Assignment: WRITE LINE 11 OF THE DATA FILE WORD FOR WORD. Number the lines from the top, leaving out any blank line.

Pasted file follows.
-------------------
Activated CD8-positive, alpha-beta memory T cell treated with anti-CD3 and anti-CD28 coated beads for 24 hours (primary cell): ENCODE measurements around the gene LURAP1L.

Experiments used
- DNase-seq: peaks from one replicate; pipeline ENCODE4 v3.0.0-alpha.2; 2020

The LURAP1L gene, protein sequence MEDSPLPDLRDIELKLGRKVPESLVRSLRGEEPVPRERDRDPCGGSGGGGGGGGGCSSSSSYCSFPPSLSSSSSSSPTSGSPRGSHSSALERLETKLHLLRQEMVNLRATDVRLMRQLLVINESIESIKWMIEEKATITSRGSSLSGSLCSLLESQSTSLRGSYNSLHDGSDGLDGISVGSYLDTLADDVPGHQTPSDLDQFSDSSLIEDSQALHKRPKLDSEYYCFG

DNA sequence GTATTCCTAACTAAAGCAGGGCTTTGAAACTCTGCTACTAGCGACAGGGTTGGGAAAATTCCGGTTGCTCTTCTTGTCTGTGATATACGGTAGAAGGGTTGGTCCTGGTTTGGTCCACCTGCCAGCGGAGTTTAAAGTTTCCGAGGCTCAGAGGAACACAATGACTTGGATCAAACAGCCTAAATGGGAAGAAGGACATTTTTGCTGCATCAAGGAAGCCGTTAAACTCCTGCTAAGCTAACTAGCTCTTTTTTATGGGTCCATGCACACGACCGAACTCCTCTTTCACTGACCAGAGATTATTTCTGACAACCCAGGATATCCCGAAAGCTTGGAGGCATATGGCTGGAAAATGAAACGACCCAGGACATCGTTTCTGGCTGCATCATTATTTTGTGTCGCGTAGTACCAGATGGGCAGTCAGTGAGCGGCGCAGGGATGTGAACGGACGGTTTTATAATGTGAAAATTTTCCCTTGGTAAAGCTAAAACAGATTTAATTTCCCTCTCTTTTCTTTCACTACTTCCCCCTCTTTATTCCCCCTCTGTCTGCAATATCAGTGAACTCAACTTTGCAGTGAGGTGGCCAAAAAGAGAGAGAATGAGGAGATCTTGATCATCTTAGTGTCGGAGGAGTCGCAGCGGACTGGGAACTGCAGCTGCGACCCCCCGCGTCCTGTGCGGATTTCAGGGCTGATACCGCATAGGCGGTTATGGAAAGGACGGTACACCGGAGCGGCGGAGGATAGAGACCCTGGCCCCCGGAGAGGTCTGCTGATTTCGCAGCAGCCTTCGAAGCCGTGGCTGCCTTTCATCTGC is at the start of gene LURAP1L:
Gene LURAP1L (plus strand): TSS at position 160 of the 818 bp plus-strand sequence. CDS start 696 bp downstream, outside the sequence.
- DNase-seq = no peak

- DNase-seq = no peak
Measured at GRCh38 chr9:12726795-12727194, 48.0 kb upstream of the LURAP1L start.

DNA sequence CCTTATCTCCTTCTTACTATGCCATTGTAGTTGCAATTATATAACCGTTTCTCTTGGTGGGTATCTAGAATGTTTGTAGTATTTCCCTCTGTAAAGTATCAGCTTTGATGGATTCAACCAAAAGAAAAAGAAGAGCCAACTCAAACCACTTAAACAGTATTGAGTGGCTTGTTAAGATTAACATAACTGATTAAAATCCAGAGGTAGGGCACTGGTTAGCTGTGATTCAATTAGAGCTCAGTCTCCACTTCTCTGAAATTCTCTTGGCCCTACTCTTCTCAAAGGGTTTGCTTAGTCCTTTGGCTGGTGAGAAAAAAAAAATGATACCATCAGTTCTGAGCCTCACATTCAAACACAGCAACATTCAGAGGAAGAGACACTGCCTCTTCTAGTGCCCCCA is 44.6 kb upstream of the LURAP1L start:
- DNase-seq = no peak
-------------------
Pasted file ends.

- DNase-seq = no peak